Grist Mill Road by Christopher J. Yates

The year is 1982; the setting, an Edenic hamlet some ninety miles north of New York City. There, among the craggy rock cliffs and glacial ponds of timeworn mountains, three friends—Patrick, Matthew, and Hannah—are bound together by a terrible and seemingly senseless crime. Twenty-six years later, in New York City, living lives their younger selves never could have predicted, the three meet again—with even more devastating results.

A Map of the Dark by Karen Ellis

Though her father lies dying in a hospital north of New York City, Elsa cannot refuse a call for help. A teenage girl has gone missing from Forest Hills, Queens, and during the critical first hours of the case, a series of false leads hides the fact that she did not go willingly.

With each passing hour, as the hunt for Ruby deepens into a search for a man who may have been killing for years, the case starts to get underneath Elsa’s skin. Everything she has buried – her fraught relationship with her sister and niece, her self-destructive past, her mother’s death – threatens to resurface, with devastating consequences.

In order to save the missing girl, she may have to lose herself…and return to the darkness she’s been hiding from for years.

The Armored Saint by Myke Cole

In a world where any act of magic could open a portal to hell, the Order insures that no wizard will live to summon devils, and will kill as many innocent people as they must to prevent that greater horror. After witnessing a horrendous slaughter, the village girl Heloise opposes the Order, and risks bringing their wrath down on herself, her family, and her village.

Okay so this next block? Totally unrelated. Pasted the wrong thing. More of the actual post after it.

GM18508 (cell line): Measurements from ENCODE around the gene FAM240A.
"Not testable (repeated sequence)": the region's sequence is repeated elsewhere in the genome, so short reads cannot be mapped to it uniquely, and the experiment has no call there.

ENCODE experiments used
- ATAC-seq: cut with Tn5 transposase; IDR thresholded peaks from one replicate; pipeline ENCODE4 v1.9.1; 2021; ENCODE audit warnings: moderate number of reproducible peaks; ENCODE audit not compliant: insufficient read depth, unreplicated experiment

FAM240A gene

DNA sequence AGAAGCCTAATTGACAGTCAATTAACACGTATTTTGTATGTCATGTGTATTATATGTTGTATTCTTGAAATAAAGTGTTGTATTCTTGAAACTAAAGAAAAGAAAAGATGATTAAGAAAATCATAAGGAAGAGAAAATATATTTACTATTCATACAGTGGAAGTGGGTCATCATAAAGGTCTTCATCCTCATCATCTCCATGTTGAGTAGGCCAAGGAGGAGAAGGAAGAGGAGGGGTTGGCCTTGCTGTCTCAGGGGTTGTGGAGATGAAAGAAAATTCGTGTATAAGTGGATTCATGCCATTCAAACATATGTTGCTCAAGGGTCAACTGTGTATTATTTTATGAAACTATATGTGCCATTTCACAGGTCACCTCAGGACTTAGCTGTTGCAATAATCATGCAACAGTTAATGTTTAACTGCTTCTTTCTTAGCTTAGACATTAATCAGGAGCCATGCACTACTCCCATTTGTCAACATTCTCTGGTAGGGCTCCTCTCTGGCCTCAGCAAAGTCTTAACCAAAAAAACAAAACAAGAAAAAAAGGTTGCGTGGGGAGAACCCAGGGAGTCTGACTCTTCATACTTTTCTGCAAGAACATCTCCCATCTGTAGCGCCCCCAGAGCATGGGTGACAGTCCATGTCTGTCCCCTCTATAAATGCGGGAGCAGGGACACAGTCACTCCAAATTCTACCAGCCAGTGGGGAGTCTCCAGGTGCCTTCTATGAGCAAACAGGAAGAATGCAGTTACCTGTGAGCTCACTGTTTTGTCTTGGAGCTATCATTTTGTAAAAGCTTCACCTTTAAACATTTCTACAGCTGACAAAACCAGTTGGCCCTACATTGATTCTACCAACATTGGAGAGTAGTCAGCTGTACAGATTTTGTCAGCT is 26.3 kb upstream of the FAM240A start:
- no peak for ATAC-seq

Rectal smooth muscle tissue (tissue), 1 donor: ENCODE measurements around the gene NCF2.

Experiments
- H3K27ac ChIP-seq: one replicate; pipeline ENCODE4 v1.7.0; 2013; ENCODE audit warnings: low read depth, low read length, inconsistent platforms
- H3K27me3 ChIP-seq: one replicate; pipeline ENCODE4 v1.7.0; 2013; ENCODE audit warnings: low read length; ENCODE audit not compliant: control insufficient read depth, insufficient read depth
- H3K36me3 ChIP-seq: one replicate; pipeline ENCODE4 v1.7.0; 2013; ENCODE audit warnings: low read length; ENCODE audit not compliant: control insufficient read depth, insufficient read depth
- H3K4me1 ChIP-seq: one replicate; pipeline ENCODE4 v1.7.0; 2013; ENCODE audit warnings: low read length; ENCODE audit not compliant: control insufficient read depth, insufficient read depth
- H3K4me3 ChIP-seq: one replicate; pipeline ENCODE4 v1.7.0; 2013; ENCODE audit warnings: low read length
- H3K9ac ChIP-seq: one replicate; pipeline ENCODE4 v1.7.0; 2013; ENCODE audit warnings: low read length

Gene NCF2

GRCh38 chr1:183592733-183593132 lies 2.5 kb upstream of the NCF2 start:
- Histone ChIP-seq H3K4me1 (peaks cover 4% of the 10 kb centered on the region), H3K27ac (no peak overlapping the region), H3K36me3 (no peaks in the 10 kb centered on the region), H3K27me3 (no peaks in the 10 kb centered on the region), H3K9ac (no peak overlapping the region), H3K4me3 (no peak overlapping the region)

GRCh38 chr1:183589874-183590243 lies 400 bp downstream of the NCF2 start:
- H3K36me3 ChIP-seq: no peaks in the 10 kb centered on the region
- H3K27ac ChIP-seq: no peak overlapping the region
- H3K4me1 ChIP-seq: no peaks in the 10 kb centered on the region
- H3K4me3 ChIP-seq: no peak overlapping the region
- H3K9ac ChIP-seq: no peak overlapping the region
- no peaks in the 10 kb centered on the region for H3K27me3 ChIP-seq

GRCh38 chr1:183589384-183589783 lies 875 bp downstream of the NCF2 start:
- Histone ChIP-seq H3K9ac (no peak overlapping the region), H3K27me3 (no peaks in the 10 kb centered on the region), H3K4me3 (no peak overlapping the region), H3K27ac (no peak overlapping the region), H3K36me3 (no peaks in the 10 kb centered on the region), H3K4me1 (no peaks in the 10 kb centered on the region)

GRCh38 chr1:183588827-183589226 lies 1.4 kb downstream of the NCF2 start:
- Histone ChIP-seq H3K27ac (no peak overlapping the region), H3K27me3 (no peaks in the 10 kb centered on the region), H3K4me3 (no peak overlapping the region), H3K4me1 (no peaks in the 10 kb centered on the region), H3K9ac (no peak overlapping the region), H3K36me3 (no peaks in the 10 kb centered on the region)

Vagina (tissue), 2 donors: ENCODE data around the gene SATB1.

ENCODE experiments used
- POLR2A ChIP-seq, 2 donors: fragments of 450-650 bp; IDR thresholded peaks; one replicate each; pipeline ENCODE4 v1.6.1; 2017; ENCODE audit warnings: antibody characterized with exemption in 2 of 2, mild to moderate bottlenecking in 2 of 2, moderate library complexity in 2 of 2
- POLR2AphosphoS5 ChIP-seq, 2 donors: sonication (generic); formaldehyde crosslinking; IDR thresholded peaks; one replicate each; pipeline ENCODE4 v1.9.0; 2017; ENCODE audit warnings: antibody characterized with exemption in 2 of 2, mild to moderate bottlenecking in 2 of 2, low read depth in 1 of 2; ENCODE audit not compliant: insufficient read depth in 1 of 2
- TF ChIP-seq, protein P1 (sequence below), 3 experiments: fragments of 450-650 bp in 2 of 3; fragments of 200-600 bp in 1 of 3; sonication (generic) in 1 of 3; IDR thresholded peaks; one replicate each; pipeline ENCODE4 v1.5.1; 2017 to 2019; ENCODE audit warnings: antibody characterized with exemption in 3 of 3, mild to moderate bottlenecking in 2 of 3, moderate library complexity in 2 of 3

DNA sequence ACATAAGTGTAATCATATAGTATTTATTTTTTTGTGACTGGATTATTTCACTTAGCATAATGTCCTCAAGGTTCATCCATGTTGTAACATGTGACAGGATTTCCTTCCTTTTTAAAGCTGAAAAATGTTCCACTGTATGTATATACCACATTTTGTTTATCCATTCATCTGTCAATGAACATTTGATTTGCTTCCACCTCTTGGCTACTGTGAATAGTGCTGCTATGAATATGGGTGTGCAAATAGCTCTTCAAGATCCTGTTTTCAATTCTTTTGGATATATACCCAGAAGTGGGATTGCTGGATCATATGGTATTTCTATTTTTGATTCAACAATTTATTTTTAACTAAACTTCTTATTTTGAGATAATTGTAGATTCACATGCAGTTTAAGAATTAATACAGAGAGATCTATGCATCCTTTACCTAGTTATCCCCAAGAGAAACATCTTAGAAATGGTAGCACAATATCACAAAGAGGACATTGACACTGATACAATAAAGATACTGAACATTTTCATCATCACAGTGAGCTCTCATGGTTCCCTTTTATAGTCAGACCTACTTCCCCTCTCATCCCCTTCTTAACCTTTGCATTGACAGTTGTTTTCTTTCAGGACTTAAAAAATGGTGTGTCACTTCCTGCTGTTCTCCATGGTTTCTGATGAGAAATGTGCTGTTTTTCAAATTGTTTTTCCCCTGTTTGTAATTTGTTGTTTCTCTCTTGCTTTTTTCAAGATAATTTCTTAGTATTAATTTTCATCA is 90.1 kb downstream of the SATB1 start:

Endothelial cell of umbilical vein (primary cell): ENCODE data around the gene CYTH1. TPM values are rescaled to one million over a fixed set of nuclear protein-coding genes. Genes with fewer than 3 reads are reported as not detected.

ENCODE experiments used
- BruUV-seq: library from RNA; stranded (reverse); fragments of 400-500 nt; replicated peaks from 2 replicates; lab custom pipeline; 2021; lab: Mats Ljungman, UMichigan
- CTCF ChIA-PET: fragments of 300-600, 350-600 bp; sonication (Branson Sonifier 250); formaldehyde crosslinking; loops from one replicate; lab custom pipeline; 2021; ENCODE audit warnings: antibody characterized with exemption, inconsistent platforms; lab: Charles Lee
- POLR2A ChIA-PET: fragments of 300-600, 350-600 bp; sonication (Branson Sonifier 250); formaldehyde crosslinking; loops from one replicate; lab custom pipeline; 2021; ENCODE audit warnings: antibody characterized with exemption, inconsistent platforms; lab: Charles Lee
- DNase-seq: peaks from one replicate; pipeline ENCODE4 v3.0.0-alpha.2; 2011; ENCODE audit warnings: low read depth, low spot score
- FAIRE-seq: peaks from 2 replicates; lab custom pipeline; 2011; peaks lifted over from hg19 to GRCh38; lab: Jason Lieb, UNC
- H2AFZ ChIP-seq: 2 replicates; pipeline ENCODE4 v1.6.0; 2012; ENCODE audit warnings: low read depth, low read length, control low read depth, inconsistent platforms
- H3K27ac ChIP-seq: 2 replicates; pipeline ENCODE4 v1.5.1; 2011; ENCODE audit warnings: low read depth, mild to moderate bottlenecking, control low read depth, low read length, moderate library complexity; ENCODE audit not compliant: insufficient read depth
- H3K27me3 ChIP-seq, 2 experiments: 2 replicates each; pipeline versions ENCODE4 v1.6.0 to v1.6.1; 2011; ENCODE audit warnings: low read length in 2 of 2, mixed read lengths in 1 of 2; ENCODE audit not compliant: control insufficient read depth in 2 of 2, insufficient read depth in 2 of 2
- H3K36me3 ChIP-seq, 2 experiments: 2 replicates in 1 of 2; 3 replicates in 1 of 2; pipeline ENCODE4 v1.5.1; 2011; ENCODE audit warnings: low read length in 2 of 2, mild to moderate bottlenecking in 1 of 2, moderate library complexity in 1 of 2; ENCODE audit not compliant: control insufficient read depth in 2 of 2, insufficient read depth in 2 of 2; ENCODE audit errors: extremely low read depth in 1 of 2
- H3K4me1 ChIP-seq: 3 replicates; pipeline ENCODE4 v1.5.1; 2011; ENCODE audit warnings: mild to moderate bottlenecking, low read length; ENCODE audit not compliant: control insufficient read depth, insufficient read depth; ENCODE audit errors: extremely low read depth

The Friend by Sigrid Nunez

When a woman unexpectedly loses her lifelong best friend and mentor, she finds herself burdened with the unwanted dog he has left behind. Her own battle against grief is intensified by the mute suffering of the dog, a huge Great Dane traumatized by the inexplicable disappearance of its master, and by the threat of eviction: dogs are prohibited in her apartment building.

While others worry that grief has made her a victim of magical thinking, the woman refuses to be separated from the dog except for brief periods of time. Isolated from the rest of the world, increasingly obsessed with the dog’s care, determined to read its mind and fathom its heart, she comes dangerously close to unraveling. But while troubles abound, rich and surprising rewards lie in store for both of them.

Spider-Men II by Brian Michael Bendis and Sarah Pichelli

The sequel five years in the making! The first time the Amazing Peter Parker and the Ultimate Miles Morales met, things ended with a question – who is the Miles Morales of the Marvel Universe?! Now that the Miles you know and love shares a world with Peter in the mainstream MU, you’re finally going to get that answer! And that’s just the tip of the iceberg…because as the mystery deepens, the wall-crawling wonders will be targeted by Taskmaster!

Bury What We Cannot Take by Kirstin Chen

The day nine-year-old San San and her twelve-year-old brother, Ah Liam, discover their grandmother taking a hammer to a framed portrait of Chairman Mao is the day that forever changes their lives. To prove his loyalty to the Party, Ah Liam reports his grandmother to the authorities. But his belief in doing the right thing sets in motion a terrible chain of events.